I had to go to a meeting in Austin on Cheyenne's birthday (a monday in December) so I suggested that we go out somewhere fancy on the weekend before. We eat out often (daily actually) but rarely go to "fancy" places (anywhere with white table cloths, more than one fork, or stemmed water glasses). This was before we discovered chowhound so we didn't do much research--just tossed around ideas for a few days before deciding on Chez Panisse. At the time we didn't really realize that it would be so hard to get reservations. We called 2 weeks in advance but it turned out we couldn't get reservations until after Christmas. We probably would have just let it drop there, but Cheyenne mentioned it to her mom who became very excited and sent a gift certificate. Now, of course, we had to go.
We were shooting for a Saturday. They take reservations exactly a month in advance but when we called (roughly and hour after they open) they were already full. We did manage to get a place for the early seating on Friday. When the week arrived and we could look over the menu online Cheyenne was crushed to discover lamb on our menu. (I understand that they will do substitutions but that seems to defeat the whole idea) We canceled and rescheduled for a Thursday 2 weeks later.
Pork loin. I love pork loin.
I think we were seated at the same table as Burke and Wells (seated 90 degrees from each other instead of directly across). Having been sensitized to this by the raging discussion following Burke and Wells post I briefly considered asking for a different table. I decided against it though because this would have meant a more central location. I prefer to be on the edges so I can observe. Another advantage was that we were both turned toward the main dining area and could share our observations. Also, the place is pretty noisy so we were glad to be able to converse in a normal tone.
Squids & Chicory: I didn't really know what chicory was and had to ask our waitress if it was related to the stuff they put in coffee. She had to ask the chef. It turns out that the root is roasted and used to cut coffee and the leaves are sold to yuppies. It was somewhat bitter (pleasantly so). Cheyenne seems to be unable to taste bitter.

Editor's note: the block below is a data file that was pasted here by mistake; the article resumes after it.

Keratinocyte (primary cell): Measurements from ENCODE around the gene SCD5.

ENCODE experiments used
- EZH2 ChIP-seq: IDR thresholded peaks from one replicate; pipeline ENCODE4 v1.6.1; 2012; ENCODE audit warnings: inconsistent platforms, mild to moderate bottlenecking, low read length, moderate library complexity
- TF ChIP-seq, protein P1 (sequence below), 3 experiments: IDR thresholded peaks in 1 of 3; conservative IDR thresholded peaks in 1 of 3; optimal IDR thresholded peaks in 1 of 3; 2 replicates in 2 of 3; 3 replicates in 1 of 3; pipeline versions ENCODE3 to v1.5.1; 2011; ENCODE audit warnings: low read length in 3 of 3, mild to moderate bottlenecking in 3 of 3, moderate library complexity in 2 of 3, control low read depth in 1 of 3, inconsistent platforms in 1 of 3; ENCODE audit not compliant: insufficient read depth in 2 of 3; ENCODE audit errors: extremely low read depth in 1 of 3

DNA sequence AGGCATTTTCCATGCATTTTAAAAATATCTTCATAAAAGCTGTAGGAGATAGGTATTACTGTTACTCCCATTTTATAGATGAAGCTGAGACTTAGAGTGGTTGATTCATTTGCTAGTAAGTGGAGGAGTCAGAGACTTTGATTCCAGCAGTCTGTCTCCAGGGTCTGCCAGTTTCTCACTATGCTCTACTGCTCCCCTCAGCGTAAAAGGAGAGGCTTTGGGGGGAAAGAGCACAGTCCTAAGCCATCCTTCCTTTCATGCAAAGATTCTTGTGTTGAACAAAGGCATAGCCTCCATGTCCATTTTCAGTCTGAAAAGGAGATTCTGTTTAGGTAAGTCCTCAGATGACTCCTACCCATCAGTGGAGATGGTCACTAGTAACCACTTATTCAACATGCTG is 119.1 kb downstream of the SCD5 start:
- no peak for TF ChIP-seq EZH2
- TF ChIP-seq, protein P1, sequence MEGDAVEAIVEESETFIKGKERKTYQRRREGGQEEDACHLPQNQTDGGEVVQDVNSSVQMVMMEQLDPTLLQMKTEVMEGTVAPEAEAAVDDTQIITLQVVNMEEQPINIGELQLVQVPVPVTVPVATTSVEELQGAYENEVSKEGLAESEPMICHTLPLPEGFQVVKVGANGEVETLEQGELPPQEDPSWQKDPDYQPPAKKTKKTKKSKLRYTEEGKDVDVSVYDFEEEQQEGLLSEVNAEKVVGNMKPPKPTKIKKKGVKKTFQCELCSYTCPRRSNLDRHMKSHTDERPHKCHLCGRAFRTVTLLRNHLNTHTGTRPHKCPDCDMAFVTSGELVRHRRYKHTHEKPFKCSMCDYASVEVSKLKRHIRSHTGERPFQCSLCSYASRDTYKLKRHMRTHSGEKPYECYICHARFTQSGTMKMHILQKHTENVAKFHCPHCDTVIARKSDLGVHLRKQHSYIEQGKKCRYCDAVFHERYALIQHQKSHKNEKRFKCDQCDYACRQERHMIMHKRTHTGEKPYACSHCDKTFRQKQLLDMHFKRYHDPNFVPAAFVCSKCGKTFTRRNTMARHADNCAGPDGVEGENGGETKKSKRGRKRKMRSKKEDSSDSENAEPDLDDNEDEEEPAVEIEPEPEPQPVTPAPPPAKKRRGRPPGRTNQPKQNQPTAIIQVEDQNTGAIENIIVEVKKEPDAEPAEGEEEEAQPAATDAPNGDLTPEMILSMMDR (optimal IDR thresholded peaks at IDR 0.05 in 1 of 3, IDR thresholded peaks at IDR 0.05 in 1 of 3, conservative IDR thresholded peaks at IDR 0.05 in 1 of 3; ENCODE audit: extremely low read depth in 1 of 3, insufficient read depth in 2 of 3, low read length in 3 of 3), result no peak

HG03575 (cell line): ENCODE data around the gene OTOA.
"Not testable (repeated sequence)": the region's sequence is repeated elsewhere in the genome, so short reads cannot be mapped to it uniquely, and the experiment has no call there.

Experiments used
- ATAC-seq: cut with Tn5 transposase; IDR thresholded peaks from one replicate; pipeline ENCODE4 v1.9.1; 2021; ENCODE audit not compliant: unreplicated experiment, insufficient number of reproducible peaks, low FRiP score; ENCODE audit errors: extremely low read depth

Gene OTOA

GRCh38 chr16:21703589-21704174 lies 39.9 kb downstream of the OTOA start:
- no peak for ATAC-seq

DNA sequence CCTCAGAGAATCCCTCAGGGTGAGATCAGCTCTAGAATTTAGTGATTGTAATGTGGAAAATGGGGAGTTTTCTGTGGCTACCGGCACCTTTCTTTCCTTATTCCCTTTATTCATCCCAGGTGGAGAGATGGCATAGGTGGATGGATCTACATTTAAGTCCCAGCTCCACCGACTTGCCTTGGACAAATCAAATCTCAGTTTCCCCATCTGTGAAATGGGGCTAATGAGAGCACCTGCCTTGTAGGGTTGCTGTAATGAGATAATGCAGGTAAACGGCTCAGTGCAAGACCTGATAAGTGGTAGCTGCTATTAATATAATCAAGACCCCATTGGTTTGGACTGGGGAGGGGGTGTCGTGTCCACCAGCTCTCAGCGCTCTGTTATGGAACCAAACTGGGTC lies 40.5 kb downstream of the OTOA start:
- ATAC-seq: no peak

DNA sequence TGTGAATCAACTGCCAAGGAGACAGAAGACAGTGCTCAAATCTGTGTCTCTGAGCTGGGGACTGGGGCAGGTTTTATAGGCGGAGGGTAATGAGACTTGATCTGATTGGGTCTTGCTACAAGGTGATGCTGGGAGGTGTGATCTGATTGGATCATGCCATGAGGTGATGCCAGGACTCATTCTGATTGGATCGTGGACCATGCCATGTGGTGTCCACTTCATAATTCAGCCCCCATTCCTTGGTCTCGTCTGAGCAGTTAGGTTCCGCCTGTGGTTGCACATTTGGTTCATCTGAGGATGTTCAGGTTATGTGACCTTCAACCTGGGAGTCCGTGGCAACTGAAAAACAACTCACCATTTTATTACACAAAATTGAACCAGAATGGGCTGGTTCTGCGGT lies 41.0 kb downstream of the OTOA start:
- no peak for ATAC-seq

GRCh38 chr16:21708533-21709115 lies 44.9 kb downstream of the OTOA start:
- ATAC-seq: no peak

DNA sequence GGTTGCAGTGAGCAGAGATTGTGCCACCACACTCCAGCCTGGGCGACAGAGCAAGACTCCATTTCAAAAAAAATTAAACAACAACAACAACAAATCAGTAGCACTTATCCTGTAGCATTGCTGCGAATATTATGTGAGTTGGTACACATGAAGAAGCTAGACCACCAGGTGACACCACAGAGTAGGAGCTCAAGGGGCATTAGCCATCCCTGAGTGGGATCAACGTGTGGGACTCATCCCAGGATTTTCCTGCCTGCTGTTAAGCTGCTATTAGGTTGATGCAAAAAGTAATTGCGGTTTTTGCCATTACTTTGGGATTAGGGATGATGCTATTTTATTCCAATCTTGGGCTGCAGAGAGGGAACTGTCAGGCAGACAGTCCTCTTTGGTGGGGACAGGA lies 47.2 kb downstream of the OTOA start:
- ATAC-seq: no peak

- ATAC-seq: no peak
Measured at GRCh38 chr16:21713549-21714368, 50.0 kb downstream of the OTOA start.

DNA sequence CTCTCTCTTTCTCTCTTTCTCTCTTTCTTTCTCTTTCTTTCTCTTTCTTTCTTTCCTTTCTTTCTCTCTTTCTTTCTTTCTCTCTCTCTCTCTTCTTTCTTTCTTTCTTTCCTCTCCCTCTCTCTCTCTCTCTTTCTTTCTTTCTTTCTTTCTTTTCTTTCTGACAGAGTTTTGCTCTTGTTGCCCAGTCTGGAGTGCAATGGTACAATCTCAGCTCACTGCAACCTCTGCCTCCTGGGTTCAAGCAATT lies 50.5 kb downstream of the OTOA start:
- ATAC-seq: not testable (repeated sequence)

Swordfish and saffron noodles: mmmm. The currants where notable.
Pork Loin with spinach and Cardoon sformato: Where can I buy Cardoon? It looks like celery but tastes like artichoke. This was one of the highlights because it is so rare to discover something I've never heard of that tastes this good.
Upside down apple pie with creme fraiche: This was my first experience with creme fraiche but I plan to make some for our next apple pie (even if it comes frozen).
We decided to have wine by the glass for a couple of reasons. First of all I wasn't sure I wanted to drive back to San Mateo after splitting a whole bottle and second the glasses allowed us to try both white and red. We probably ended up drinking the equivalent of a whole bottle after all but the second argument prevailed. I forget what the white was called but it was very good. The red was Ateo sangiovese with %10 merlot. Also very good. Cheyenne was impressed by the glasses -- cut and polished rim. I'm afraid we will be buying some wine glasses soon (Reidel?).
The whole experience was great. The fixed menu was a relief. I enjoyed being able to relax and not have to make any decisions. To me this is the ultimate luxury. We both felt very young even though there was a least one other table of people our age (28-30). As I mentioned before we don't frequent expensive restaurants so we're probably easy to impress. Even discounting the gift certificate this is still the most expensive mean we've ever paid for. The only previous experience I have to compare it to was the famous "Salt Chicken" incident.
I was in Denmark working as a deck hand getting the boat ready to cross the Atlantic. The owner said he was taking the Stephenson's out to eat at ____ (I don't remember where exactly, near helsingor). He asked if I wanted to come and I said sure. I was thinking it would be some family style place and I'd get a chance to eat some traditional Danish food or something, otherwise why would he invite me?
I was shocked when I got my menu. I knew I didn't have to pay but I just couldn't fathom such prices for food. After much agonizing I decided I'd order the salt chicken which was among the cheaper items on the menu (around $25, I think). I was saved from massive embarrassment by the owner who suggested that we all order the special 5 course meal...
The first course was my salt chicken... It was some kind of pate thing. About 2" in diameter and 1/4 inch thick. Clearly not a meal. I can only imagine the waiter trying to explain to me why I couldn't order it as my meal. The food was good but I was too nervy to enjoy it.
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